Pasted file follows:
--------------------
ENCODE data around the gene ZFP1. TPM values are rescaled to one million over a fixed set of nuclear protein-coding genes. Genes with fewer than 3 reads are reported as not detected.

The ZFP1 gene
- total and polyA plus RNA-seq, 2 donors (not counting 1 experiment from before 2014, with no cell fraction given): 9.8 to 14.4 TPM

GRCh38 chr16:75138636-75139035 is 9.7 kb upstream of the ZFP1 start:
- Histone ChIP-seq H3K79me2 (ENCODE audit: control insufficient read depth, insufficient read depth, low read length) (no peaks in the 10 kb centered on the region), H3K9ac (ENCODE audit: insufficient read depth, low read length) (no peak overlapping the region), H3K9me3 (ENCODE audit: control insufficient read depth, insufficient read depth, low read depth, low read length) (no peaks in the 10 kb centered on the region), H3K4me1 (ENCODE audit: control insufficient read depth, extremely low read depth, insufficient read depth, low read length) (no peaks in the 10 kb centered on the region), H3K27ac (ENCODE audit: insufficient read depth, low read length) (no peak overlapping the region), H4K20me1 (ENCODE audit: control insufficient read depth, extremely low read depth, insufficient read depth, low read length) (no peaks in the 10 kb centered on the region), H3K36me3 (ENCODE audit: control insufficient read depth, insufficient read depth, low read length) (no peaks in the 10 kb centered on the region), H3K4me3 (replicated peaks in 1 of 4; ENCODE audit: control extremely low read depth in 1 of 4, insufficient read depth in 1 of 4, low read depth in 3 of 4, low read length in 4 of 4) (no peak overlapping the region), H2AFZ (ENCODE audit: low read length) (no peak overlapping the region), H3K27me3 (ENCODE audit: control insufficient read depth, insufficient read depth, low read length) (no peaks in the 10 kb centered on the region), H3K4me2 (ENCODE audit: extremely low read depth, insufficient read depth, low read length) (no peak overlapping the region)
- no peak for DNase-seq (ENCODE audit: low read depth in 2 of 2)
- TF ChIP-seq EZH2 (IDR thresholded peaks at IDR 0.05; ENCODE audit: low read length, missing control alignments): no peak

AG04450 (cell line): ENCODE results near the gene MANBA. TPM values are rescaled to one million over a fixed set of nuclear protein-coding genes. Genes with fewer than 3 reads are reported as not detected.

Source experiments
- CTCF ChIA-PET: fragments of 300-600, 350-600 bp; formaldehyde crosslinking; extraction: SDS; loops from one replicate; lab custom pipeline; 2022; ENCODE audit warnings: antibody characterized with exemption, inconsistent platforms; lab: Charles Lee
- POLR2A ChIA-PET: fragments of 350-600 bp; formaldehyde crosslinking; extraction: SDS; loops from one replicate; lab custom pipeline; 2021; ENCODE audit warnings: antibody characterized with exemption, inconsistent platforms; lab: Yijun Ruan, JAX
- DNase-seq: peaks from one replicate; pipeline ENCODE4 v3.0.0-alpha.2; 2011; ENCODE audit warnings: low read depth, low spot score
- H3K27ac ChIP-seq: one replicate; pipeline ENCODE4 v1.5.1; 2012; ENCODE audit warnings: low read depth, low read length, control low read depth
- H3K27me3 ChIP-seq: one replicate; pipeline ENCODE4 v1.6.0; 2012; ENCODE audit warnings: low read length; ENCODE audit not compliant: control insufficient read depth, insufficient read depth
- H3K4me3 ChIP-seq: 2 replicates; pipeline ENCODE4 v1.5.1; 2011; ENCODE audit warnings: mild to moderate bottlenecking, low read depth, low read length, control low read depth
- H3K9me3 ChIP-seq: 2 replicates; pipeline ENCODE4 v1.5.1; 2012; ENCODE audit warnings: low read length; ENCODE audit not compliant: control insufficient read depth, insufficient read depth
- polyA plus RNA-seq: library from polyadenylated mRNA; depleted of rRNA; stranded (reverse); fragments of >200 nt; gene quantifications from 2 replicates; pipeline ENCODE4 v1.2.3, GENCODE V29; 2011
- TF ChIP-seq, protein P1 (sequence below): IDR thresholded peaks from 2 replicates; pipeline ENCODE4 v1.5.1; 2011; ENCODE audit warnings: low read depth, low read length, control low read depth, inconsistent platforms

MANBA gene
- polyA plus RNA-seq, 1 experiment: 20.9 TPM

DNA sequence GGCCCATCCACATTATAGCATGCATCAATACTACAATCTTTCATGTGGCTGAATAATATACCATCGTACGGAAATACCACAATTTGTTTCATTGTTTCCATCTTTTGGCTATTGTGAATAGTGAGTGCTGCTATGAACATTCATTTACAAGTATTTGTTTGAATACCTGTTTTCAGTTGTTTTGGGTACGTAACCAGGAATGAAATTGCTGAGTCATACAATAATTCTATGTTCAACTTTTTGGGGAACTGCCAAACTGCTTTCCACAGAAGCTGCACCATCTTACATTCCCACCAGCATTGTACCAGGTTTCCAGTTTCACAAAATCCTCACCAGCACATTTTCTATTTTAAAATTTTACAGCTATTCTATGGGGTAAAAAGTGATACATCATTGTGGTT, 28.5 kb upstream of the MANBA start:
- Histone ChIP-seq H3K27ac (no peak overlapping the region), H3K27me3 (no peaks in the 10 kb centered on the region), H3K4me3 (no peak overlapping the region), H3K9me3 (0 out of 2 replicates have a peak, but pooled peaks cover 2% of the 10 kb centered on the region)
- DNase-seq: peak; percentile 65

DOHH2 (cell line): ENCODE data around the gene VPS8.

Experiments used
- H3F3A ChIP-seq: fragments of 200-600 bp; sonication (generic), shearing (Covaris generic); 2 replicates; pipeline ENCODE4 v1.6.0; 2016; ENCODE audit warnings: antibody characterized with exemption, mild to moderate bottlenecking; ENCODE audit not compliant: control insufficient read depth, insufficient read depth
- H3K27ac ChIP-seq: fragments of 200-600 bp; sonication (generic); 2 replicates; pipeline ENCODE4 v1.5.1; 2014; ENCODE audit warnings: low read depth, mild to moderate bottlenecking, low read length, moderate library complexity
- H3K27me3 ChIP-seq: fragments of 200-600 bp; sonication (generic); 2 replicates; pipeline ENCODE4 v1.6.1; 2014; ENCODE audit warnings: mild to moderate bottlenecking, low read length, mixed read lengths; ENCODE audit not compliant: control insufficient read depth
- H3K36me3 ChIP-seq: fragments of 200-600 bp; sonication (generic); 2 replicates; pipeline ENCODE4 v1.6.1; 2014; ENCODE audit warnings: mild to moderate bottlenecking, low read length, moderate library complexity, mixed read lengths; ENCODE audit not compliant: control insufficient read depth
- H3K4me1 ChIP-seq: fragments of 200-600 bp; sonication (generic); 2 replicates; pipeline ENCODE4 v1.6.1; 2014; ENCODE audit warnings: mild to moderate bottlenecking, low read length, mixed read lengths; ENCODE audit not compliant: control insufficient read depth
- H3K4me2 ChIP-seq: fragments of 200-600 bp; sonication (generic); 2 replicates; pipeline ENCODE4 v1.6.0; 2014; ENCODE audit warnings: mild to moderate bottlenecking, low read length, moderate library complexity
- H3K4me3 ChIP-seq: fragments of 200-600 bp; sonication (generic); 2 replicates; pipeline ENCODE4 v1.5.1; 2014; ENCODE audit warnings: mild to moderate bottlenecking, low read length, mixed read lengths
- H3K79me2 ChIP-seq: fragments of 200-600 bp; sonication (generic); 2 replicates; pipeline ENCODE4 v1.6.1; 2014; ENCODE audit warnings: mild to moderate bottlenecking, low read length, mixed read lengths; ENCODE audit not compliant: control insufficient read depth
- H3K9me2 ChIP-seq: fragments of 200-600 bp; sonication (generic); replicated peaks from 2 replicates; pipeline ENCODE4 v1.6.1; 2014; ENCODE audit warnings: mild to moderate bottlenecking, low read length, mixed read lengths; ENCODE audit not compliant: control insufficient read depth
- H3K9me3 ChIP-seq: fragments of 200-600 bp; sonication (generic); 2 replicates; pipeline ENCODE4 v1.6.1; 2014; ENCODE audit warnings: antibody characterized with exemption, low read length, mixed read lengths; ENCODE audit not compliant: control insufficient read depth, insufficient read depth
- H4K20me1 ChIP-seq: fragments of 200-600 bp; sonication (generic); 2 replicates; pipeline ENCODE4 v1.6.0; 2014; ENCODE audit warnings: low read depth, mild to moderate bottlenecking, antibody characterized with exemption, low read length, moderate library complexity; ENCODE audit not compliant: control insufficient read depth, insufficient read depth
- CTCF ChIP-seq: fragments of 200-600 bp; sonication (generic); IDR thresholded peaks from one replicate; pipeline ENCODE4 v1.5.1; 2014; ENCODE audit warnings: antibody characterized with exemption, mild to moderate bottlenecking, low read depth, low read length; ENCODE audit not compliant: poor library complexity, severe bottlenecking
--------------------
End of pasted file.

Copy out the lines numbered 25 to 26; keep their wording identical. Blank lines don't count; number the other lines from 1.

Experiments used
- H3F3A ChIP-seq: fragments of 200-600 bp; sonication (generic), shearing (Covaris generic); 2 replicates; pipeline ENCODE4 v1.6.0; 2016; ENCODE audit warnings: antibody characterized with exemption, mild to moderate bottlenecking; ENCODE audit not compliant: control insufficient read depth, insufficient read depth